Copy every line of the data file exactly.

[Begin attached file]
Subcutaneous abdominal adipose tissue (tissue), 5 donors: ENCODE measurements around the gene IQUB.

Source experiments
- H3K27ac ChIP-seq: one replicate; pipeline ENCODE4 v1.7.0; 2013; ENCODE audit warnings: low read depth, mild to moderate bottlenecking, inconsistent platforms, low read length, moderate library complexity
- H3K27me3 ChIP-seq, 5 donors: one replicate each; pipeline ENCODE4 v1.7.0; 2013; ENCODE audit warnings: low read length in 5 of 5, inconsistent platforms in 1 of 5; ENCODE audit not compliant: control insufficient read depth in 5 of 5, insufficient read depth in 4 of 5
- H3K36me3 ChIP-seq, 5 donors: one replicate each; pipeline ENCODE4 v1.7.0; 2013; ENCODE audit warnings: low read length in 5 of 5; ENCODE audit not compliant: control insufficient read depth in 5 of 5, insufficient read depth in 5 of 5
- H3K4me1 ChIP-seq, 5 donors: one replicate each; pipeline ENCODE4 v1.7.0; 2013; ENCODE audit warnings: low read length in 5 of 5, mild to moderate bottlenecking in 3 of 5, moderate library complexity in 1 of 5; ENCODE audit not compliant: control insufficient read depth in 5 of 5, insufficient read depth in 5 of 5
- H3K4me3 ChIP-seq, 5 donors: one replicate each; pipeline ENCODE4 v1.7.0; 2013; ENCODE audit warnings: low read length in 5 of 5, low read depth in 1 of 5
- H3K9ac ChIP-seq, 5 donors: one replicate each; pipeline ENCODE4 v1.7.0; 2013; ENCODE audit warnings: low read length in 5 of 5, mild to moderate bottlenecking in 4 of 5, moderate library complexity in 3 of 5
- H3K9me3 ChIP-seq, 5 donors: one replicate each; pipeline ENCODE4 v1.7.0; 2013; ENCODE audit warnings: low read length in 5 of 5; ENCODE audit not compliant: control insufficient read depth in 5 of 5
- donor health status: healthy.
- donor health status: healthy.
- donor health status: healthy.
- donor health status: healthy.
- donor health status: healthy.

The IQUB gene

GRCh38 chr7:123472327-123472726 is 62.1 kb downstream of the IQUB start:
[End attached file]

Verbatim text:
Subcutaneous abdominal adipose tissue (tissue), 5 donors: ENCODE measurements around the gene IQUB.

Source experiments
- H3K27ac ChIP-seq: one replicate; pipeline ENCODE4 v1.7.0; 2013; ENCODE audit warnings: low read depth, mild to moderate bottlenecking, inconsistent platforms, low read length, moderate library complexity
- H3K27me3 ChIP-seq, 5 donors: one replicate each; pipeline ENCODE4 v1.7.0; 2013; ENCODE audit warnings: low read length in 5 of 5, inconsistent platforms in 1 of 5; ENCODE audit not compliant: control insufficient read depth in 5 of 5, insufficient read depth in 4 of 5
- H3K36me3 ChIP-seq, 5 donors: one replicate each; pipeline ENCODE4 v1.7.0; 2013; ENCODE audit warnings: low read length in 5 of 5; ENCODE audit not compliant: control insufficient read depth in 5 of 5, insufficient read depth in 5 of 5
- H3K4me1 ChIP-seq, 5 donors: one replicate each; pipeline ENCODE4 v1.7.0; 2013; ENCODE audit warnings: low read length in 5 of 5, mild to moderate bottlenecking in 3 of 5, moderate library complexity in 1 of 5; ENCODE audit not compliant: control insufficient read depth in 5 of 5, insufficient read depth in 5 of 5
- H3K4me3 ChIP-seq, 5 donors: one replicate each; pipeline ENCODE4 v1.7.0; 2013; ENCODE audit warnings: low read length in 5 of 5, low read depth in 1 of 5
- H3K9ac ChIP-seq, 5 donors: one replicate each; pipeline ENCODE4 v1.7.0; 2013; ENCODE audit warnings: low read length in 5 of 5, mild to moderate bottlenecking in 4 of 5, moderate library complexity in 3 of 5
- H3K9me3 ChIP-seq, 5 donors: one replicate each; pipeline ENCODE4 v1.7.0; 2013; ENCODE audit warnings: low read length in 5 of 5; ENCODE audit not compliant: control insufficient read depth in 5 of 5
- donor health status: healthy.
- donor health status: healthy.
- donor health status: healthy.
- donor health status: healthy.
- donor health status: healthy.

The IQUB gene

GRCh38 chr7:123472327-123472726 is 62.1 kb downstream of the IQUB start: